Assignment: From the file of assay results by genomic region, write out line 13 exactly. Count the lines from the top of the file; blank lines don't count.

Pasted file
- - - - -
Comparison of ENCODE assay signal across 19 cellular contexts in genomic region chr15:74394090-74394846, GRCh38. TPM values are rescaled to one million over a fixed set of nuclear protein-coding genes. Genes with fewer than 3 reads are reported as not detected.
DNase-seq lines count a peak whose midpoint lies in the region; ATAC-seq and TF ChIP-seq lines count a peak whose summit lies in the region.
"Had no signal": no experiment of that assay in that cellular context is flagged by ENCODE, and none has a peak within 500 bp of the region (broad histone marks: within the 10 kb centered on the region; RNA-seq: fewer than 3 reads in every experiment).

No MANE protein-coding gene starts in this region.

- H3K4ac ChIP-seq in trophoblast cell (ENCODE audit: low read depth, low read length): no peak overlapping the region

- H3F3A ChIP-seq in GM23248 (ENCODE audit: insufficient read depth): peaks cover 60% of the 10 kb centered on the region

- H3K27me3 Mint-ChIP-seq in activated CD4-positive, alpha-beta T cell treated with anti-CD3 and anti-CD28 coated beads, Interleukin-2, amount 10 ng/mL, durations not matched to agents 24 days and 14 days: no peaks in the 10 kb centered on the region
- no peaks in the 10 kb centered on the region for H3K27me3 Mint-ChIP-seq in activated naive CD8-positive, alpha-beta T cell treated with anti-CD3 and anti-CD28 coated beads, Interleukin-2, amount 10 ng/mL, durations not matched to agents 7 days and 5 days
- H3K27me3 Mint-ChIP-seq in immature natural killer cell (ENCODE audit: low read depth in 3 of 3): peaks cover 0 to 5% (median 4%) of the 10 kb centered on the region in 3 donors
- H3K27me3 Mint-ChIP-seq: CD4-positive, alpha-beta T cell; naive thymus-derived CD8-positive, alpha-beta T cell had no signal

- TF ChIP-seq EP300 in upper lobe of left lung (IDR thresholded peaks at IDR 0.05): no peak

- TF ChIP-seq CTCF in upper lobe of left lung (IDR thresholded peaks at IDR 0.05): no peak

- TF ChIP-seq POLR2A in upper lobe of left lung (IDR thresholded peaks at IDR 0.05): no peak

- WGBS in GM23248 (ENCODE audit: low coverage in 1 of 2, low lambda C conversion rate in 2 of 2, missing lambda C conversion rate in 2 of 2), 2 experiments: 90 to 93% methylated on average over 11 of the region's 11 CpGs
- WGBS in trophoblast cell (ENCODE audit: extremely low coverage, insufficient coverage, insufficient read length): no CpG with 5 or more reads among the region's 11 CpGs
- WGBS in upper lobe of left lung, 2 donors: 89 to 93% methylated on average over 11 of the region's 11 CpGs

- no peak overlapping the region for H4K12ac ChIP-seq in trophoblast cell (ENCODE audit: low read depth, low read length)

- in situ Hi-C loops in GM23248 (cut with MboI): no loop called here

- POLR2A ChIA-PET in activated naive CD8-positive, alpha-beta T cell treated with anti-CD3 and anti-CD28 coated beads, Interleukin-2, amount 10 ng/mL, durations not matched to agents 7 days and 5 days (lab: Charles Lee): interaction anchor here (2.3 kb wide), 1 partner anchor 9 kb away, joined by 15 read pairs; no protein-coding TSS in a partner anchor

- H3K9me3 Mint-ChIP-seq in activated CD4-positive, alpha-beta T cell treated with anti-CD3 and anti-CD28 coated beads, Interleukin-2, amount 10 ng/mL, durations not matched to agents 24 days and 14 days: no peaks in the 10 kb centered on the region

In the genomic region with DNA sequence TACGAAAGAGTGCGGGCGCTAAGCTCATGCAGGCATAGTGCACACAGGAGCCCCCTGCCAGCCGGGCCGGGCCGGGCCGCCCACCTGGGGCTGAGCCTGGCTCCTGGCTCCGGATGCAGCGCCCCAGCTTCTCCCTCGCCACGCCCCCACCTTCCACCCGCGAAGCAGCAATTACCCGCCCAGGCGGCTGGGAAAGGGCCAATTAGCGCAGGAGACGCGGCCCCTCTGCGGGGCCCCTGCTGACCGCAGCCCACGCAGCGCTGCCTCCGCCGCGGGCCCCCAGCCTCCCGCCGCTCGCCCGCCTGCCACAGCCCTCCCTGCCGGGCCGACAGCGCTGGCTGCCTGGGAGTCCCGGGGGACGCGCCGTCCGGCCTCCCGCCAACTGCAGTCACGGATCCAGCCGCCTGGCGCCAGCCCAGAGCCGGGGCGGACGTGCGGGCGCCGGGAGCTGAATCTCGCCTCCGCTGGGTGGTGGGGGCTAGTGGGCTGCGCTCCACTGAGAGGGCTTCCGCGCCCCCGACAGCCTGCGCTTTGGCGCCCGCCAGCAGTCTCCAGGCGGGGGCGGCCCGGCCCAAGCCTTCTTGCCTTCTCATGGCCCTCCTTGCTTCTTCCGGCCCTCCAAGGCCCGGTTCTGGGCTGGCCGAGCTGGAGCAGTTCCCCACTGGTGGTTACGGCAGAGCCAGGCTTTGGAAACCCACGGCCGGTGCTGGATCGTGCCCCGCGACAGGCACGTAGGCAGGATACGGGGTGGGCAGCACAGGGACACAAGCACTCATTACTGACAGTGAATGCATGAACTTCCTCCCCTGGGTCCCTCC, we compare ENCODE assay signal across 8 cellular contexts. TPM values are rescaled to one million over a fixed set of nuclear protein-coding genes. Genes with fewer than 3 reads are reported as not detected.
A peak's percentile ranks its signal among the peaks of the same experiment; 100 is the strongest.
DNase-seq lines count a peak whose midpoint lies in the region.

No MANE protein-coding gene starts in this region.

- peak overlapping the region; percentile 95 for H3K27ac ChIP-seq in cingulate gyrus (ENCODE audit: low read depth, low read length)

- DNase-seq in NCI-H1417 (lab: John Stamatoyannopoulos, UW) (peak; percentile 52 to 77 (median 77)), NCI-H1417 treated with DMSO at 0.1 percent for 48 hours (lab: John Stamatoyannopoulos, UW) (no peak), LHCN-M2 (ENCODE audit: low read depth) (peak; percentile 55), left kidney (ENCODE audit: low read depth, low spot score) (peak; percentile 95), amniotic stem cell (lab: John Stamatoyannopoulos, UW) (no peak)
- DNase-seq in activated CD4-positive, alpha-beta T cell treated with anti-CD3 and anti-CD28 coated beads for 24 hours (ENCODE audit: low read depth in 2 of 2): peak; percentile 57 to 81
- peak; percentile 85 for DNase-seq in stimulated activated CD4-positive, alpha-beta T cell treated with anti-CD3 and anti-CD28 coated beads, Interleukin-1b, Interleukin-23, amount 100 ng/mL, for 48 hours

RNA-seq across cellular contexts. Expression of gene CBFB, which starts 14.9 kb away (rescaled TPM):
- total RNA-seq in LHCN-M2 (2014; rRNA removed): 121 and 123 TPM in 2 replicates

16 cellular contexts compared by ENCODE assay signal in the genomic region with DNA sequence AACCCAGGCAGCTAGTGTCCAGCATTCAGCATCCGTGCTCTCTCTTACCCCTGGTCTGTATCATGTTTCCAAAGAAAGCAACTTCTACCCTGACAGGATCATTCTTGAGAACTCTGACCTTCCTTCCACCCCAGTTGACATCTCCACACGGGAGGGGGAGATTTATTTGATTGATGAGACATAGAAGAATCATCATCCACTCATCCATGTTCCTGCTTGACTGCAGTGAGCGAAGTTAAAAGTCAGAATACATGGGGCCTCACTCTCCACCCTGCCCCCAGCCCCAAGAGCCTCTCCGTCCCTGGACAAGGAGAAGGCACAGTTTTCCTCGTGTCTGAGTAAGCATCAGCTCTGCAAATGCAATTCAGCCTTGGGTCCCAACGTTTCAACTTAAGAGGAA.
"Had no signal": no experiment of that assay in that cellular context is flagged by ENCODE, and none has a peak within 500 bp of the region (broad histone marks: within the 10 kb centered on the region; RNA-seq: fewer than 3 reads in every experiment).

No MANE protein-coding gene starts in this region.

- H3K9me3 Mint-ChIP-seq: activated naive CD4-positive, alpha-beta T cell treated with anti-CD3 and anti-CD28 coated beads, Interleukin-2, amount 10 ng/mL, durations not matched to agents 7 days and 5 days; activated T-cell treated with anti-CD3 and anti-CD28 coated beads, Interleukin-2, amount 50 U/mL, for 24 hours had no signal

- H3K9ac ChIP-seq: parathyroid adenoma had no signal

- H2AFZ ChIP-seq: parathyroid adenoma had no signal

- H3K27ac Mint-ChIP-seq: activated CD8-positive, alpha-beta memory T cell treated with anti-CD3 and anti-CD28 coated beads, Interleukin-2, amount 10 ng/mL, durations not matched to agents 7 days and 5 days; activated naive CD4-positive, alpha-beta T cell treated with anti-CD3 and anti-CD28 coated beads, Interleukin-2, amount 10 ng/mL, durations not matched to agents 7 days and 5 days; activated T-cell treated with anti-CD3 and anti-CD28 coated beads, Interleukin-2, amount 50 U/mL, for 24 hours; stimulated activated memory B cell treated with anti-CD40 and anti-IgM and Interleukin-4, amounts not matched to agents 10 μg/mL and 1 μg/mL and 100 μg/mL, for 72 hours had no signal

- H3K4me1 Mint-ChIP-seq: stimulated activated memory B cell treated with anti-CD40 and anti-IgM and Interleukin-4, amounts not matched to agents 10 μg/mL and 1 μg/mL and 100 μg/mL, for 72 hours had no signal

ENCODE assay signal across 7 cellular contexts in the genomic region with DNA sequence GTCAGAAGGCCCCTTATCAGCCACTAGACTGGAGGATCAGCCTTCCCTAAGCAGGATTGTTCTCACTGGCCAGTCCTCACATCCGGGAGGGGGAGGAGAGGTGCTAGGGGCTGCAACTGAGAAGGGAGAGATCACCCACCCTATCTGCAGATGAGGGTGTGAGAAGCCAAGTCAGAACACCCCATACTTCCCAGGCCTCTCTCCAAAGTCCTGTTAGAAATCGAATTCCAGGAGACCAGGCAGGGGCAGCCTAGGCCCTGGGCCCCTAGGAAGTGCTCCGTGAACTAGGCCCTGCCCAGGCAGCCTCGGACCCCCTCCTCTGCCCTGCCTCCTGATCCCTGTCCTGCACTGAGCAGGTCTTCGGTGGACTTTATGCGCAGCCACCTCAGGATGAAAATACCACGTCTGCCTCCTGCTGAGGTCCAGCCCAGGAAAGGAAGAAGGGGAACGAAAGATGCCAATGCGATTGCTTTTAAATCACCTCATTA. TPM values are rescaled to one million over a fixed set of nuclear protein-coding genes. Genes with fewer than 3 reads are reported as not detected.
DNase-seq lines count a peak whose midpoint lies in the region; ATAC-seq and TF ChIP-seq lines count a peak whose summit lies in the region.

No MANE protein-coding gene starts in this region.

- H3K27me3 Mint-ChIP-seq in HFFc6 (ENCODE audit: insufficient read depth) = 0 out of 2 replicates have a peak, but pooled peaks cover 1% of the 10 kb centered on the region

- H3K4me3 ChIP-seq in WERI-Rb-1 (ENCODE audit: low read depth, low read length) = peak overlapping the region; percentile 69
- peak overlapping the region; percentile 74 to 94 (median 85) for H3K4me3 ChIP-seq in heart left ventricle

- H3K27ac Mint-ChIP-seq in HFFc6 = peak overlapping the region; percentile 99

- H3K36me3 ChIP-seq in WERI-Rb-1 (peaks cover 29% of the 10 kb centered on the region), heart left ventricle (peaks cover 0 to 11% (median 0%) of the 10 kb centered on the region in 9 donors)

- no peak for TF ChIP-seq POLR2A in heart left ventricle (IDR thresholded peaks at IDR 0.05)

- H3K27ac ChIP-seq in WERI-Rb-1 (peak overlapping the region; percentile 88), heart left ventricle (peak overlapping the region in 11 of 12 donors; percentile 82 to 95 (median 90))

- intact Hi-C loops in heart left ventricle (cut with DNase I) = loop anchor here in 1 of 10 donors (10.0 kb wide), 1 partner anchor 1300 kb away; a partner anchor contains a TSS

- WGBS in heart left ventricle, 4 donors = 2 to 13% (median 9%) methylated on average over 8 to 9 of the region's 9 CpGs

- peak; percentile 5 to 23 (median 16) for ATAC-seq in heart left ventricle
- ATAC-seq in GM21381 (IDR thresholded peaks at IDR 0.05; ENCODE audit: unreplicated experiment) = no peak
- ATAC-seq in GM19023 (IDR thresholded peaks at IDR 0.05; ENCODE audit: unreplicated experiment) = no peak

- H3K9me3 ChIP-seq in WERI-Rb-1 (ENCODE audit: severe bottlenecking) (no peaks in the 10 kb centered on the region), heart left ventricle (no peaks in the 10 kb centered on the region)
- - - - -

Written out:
- TF ChIP-seq POLR2A in upper lobe of left lung (IDR thresholded peaks at IDR 0.05): no peak